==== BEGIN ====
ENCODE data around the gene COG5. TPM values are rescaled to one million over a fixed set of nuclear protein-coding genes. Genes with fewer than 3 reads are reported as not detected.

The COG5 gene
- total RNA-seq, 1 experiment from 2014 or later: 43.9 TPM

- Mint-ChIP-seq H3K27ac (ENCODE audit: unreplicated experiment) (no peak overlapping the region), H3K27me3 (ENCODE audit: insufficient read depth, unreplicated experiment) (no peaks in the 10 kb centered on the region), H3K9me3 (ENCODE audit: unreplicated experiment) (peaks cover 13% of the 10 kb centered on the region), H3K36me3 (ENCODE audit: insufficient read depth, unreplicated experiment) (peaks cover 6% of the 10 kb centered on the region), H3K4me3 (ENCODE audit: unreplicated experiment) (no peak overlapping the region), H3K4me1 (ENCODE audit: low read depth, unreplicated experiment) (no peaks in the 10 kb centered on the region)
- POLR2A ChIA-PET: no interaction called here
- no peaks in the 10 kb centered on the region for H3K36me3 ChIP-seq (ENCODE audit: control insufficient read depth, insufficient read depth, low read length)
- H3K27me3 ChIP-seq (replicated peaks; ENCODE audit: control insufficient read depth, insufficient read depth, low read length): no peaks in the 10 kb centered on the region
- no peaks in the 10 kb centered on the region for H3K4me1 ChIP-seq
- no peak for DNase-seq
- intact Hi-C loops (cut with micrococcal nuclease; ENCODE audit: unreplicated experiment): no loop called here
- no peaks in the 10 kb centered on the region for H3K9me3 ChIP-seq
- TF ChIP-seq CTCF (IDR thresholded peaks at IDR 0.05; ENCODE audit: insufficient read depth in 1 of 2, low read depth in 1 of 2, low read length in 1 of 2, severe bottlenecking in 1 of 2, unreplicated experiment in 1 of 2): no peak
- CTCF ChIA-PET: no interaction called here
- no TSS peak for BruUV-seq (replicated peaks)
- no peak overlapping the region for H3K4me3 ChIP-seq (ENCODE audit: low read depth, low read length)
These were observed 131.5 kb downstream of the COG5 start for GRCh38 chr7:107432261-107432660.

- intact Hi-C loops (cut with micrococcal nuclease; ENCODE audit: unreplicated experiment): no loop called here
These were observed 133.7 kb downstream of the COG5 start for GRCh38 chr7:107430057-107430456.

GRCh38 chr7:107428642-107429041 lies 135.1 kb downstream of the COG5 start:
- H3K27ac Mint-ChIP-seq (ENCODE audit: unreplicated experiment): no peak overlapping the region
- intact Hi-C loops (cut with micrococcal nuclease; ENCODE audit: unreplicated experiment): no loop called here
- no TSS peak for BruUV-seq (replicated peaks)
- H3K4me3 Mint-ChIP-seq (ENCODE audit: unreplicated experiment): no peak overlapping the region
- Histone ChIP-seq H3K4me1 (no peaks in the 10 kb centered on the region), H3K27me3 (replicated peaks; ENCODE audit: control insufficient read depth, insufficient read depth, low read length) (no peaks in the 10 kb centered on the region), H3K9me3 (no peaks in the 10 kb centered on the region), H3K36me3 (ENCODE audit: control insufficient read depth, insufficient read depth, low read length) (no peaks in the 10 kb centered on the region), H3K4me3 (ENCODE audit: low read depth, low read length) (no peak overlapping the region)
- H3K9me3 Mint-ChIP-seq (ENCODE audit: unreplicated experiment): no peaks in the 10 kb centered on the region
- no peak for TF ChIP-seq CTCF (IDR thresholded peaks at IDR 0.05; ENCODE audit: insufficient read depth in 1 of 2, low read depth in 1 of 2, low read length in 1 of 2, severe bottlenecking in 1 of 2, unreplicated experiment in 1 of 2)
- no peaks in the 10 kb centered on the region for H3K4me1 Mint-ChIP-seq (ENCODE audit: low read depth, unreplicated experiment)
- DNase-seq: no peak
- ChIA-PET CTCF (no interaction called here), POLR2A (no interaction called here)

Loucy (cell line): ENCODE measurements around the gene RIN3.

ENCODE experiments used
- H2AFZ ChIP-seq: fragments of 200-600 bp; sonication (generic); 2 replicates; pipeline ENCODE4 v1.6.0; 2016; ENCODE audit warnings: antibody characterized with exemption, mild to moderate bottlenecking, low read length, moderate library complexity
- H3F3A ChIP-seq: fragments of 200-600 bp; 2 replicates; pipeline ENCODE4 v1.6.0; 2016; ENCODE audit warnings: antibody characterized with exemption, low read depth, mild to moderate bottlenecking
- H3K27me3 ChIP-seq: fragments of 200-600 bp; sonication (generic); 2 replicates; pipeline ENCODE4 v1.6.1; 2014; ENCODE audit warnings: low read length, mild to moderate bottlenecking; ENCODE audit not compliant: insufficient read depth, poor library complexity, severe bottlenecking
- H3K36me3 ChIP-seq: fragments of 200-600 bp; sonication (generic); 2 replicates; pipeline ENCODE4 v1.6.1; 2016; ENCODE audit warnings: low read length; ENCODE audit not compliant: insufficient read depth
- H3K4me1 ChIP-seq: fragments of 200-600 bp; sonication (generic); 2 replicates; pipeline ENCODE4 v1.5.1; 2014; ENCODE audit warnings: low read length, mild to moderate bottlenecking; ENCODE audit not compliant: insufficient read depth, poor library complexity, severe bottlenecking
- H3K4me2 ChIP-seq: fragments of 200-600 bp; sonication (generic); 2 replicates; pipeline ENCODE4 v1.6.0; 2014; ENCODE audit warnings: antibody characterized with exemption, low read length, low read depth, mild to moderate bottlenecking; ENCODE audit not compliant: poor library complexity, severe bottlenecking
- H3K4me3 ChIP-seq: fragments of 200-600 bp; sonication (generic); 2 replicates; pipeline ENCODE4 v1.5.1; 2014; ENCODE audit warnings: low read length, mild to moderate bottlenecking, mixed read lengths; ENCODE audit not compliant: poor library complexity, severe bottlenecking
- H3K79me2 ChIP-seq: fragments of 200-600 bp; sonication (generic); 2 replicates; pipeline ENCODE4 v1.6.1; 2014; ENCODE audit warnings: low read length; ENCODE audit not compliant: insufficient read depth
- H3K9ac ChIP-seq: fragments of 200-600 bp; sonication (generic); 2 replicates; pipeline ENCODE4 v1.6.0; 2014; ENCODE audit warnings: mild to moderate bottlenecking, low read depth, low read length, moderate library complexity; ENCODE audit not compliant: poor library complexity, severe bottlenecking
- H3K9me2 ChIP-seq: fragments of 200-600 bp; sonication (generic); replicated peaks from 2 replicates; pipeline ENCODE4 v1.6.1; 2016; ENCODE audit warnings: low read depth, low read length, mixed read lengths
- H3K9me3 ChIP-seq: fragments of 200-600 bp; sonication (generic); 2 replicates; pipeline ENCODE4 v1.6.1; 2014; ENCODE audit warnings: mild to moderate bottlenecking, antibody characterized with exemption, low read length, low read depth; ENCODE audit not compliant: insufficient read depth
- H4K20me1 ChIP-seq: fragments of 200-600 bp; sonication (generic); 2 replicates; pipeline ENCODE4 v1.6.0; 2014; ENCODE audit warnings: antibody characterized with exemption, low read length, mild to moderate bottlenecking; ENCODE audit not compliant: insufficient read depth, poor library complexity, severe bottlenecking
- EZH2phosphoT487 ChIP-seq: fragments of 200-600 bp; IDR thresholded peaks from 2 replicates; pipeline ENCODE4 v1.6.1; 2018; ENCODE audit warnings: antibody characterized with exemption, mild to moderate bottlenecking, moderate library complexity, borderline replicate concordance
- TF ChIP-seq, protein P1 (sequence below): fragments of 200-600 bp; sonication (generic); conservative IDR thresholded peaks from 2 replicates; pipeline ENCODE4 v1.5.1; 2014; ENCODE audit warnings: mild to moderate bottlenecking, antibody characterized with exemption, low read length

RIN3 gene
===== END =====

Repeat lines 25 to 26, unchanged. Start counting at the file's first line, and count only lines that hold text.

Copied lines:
- H3K9me3 Mint-ChIP-seq (ENCODE audit: unreplicated experiment): no peaks in the 10 kb centered on the region
- no peak for TF ChIP-seq CTCF (IDR thresholded peaks at IDR 0.05; ENCODE audit: insufficient read depth in 1 of 2, low read depth in 1 of 2, low read length in 1 of 2, severe bottlenecking in 1 of 2, unreplicated experiment in 1 of 2)